Head Handed

By Brenda Shaughnessy b. 1970 Brenda Shaughnessy
Stop belonging to me so much, face-head.
Leave me to my child and my flowers.

I can’t run with you hanging on to me like that.
It’s like having ten dogs on a single lead

and no talent for creatures.
No hands, no trees. Not my dogs, nobody’s.

Don’t you have a place to go, face-head?
Deep into the brick basement of another life?

To kill some time, I mean. That furnace
light could take a shine to you.

There are always places, none of them mine.
And always time—rainbow sugar show

of jimmies falling from ice cream’s sky—
but that stuff’s extra, it’s never in supply.

“Never,” however, acres of it. Violet beans
and sarcasm. Too many flavors of it.

All those prodigal particles,
flimsily whimsical miracles, an embarrassment

of glitches. The chorus just more us.
But nowhere bare and slippery have I

got a prayer. If I had two hands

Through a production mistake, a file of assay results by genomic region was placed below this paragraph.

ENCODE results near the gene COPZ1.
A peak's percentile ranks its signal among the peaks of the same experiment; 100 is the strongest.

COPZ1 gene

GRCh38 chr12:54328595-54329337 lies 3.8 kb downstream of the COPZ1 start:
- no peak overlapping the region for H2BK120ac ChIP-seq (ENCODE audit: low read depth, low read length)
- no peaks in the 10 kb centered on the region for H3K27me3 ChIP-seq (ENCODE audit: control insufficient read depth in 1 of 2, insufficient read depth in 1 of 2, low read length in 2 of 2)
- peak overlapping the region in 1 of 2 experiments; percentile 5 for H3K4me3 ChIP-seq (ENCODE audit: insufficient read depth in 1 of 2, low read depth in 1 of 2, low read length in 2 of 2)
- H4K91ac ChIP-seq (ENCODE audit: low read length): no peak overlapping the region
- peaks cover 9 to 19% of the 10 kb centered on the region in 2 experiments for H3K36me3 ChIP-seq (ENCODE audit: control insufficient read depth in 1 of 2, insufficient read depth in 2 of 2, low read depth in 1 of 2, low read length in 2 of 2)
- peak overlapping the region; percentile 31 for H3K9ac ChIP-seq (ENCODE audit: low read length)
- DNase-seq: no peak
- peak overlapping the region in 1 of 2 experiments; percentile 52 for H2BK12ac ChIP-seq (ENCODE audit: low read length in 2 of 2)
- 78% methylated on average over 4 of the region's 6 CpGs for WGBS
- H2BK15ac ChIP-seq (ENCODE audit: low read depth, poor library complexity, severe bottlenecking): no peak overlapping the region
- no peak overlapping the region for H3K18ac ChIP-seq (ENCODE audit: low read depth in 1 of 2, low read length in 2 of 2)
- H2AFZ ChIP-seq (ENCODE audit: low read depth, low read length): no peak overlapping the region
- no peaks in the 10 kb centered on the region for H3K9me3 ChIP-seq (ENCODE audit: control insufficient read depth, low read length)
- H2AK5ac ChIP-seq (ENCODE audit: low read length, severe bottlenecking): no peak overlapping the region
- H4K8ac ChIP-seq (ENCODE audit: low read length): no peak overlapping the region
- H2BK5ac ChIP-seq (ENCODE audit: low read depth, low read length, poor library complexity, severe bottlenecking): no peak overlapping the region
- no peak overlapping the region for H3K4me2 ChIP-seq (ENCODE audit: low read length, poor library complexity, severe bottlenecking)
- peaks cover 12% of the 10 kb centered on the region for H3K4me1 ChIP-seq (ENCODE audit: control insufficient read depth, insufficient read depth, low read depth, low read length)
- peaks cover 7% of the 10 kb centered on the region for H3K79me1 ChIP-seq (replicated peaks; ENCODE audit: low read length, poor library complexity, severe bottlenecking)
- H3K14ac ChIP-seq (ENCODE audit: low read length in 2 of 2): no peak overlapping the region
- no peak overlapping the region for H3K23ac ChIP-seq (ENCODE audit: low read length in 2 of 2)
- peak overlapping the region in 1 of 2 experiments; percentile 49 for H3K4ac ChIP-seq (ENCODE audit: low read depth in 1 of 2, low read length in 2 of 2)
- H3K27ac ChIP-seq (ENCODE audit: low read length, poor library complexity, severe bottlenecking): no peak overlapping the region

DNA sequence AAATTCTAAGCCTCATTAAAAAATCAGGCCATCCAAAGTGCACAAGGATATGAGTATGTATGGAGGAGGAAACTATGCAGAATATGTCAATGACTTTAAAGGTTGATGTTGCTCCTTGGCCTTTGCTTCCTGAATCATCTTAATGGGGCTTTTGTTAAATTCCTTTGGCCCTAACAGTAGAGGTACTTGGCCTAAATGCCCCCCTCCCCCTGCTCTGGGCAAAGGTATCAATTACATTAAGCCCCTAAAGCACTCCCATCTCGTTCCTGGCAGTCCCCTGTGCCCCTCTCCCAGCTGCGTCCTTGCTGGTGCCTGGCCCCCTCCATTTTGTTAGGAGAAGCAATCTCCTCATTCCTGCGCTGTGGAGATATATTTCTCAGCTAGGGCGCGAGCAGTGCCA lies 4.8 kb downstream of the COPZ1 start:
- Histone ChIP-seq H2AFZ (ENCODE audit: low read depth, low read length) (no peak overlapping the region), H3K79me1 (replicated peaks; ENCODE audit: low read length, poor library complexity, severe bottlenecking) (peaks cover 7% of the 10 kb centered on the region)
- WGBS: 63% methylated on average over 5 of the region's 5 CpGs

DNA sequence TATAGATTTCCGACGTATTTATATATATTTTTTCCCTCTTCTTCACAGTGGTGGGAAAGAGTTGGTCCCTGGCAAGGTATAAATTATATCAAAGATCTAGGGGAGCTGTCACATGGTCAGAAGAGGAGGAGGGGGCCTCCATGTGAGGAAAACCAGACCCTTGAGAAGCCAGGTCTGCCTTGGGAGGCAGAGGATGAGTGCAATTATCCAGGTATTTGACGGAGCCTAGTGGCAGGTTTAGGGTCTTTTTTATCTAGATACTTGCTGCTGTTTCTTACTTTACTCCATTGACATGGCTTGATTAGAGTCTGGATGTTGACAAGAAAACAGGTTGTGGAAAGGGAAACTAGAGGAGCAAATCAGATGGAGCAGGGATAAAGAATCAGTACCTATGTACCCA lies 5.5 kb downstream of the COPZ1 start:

to rub together I wouldn’t waste the air.

Source: Poetry (September 2011).


This poem originally appeared in the September 2011 issue of Poetry magazine

September 2011
 Brenda  Shaughnessy


Brenda Shaughnessy earned a BA from the University of California, Santa Cruz, and an MFA from Columbia University. She is the author of Interior with Sudden Joy (1999), Human Dark with Sugar (2008), winner of the James Laughlin Award from the Academy of American Poets, Our Andromeda (2012), and So Much Synth (2016). Her work has appeared in the Yale Review, the Boston Review, McSweeney’s, and Best American Poetry, among other . . .

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Poem Categorization

SUBJECT Living, The Body, The Mind

POET’S REGION U.S., Mid-Atlantic

Poetic Terms Couplet

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